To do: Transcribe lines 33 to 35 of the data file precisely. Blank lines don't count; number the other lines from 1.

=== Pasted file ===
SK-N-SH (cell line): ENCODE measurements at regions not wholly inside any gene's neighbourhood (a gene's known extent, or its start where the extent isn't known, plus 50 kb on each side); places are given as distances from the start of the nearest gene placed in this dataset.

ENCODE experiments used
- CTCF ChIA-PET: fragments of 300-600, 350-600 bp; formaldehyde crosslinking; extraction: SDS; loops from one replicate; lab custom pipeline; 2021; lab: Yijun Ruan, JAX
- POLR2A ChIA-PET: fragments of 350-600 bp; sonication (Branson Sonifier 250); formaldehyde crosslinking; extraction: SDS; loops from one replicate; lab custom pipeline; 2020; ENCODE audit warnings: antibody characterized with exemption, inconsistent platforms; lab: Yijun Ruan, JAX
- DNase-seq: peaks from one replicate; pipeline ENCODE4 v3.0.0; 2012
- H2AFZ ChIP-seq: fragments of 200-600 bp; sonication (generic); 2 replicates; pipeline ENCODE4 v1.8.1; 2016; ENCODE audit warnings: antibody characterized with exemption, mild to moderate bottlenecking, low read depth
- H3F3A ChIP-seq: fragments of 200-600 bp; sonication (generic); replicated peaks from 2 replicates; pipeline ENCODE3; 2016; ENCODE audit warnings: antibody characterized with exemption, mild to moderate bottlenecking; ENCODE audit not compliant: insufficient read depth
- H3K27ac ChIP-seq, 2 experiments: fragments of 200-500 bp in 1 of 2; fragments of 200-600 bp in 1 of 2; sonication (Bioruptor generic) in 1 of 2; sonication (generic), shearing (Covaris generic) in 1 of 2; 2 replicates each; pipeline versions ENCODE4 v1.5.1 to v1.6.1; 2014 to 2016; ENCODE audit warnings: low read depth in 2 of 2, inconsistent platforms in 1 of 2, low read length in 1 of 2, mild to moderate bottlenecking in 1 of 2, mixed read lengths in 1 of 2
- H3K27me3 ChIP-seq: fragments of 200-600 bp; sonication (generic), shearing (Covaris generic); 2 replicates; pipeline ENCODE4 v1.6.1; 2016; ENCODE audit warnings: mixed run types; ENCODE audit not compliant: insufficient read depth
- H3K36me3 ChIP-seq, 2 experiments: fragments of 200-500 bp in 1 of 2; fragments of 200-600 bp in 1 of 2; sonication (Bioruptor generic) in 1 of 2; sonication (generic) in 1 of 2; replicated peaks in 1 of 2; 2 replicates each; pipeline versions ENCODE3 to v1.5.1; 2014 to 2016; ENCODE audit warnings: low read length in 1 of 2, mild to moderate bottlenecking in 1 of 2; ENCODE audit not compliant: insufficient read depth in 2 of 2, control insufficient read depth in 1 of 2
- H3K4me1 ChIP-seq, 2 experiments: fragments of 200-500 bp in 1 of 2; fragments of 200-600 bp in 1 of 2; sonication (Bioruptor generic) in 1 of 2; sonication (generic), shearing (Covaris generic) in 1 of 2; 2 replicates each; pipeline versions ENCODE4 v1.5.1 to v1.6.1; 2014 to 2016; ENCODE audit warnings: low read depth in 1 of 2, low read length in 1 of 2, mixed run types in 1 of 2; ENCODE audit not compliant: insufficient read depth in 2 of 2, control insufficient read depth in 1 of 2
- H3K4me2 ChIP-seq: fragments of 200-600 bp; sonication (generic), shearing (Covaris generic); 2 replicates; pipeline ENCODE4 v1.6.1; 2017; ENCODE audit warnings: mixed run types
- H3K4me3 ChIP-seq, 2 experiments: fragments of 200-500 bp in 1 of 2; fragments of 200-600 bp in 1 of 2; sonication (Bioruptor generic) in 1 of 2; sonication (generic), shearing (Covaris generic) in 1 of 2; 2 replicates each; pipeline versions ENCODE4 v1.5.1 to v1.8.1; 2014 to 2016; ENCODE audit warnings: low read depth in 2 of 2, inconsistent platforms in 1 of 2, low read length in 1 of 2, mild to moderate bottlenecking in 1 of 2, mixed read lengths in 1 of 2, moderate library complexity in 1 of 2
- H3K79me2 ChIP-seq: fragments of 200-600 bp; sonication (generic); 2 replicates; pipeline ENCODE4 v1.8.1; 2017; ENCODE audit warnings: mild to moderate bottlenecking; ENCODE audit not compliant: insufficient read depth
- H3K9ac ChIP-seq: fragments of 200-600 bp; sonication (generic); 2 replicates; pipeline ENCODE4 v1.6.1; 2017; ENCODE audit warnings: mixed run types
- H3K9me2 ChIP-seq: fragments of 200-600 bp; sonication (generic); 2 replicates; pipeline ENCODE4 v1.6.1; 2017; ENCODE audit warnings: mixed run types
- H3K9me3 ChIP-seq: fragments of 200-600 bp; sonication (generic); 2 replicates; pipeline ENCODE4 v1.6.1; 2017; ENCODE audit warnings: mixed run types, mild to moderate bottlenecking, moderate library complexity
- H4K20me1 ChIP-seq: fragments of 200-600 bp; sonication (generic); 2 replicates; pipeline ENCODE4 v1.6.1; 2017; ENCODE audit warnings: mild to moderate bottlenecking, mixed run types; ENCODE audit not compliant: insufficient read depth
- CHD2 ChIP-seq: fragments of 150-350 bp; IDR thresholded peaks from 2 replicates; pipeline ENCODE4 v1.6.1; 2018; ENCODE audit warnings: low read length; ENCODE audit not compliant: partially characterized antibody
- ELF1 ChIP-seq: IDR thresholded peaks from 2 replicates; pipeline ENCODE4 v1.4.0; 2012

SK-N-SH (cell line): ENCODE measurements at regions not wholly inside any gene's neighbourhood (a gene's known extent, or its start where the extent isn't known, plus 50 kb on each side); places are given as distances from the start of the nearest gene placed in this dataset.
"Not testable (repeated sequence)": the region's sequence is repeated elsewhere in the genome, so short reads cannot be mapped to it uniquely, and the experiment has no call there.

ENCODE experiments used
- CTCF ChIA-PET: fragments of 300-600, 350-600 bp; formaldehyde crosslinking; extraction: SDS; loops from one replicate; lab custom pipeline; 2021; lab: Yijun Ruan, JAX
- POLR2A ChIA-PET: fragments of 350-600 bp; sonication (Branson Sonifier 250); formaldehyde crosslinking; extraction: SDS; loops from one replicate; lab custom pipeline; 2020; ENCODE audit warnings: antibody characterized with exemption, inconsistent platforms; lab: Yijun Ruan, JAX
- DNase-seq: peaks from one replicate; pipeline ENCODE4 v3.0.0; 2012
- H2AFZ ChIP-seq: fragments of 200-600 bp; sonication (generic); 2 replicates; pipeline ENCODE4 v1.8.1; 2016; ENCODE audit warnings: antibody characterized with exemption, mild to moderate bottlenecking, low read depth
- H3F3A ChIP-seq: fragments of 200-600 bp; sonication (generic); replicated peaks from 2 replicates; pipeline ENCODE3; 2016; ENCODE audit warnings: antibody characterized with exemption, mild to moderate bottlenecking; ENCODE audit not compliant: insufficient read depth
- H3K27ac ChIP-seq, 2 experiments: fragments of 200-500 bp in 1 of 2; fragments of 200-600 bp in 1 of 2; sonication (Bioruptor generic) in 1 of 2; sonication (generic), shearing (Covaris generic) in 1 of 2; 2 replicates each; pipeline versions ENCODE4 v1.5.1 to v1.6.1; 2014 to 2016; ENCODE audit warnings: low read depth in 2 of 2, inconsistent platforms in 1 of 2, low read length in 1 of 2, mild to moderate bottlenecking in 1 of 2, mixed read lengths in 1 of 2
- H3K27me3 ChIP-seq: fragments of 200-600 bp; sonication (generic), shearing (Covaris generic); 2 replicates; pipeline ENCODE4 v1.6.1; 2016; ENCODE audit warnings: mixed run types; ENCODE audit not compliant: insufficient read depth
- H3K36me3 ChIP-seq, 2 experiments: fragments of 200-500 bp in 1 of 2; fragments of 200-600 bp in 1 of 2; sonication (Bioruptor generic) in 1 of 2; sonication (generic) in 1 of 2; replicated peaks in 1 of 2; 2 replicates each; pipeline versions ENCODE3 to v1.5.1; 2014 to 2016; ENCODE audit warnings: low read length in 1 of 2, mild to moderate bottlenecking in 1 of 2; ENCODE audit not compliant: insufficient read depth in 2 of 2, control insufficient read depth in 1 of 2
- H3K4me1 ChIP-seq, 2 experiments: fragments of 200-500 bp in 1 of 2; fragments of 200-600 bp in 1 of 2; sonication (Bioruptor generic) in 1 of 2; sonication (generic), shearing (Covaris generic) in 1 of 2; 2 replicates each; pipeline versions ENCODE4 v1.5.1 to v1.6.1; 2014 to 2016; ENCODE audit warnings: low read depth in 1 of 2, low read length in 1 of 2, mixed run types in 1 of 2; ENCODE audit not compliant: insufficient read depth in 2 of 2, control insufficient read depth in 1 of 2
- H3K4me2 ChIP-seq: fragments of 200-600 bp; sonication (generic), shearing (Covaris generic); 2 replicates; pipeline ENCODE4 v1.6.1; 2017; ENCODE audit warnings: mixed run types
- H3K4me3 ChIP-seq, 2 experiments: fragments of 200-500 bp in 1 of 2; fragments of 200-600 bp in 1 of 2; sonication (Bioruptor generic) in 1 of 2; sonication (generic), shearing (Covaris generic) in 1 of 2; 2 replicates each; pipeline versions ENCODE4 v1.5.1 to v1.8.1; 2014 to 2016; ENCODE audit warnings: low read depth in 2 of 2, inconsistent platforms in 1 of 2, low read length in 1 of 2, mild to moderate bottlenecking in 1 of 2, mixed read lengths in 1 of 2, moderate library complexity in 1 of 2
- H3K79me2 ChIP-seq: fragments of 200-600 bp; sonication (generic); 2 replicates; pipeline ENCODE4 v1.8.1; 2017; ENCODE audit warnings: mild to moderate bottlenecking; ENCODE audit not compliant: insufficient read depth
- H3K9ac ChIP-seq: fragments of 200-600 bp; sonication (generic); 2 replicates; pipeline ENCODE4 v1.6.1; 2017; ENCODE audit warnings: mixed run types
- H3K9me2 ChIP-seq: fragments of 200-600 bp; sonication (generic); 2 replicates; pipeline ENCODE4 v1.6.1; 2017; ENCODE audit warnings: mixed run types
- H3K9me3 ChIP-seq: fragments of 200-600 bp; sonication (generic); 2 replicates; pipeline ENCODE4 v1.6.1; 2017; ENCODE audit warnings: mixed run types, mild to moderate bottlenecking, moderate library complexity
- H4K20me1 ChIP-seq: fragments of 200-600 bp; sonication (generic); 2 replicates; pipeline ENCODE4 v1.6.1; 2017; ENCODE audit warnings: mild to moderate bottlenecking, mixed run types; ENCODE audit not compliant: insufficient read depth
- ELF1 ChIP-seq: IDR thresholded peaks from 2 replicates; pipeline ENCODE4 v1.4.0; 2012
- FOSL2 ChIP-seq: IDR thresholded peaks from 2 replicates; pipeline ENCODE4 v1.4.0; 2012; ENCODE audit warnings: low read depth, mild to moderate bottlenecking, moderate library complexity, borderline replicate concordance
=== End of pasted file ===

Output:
- H3K4me2 ChIP-seq: fragments of 200-600 bp; sonication (generic), shearing (Covaris generic); 2 replicates; pipeline ENCODE4 v1.6.1; 2017; ENCODE audit warnings: mixed run types
- H3K4me3 ChIP-seq, 2 experiments: fragments of 200-500 bp in 1 of 2; fragments of 200-600 bp in 1 of 2; sonication (Bioruptor generic) in 1 of 2; sonication (generic), shearing (Covaris generic) in 1 of 2; 2 replicates each; pipeline versions ENCODE4 v1.5.1 to v1.8.1; 2014 to 2016; ENCODE audit warnings: low read depth in 2 of 2, inconsistent platforms in 1 of 2, low read length in 1 of 2, mild to moderate bottlenecking in 1 of 2, mixed read lengths in 1 of 2, moderate library complexity in 1 of 2
- H3K79me2 ChIP-seq: fragments of 200-600 bp; sonication (generic); 2 replicates; pipeline ENCODE4 v1.8.1; 2017; ENCODE audit warnings: mild to moderate bottlenecking; ENCODE audit not compliant: insufficient read depth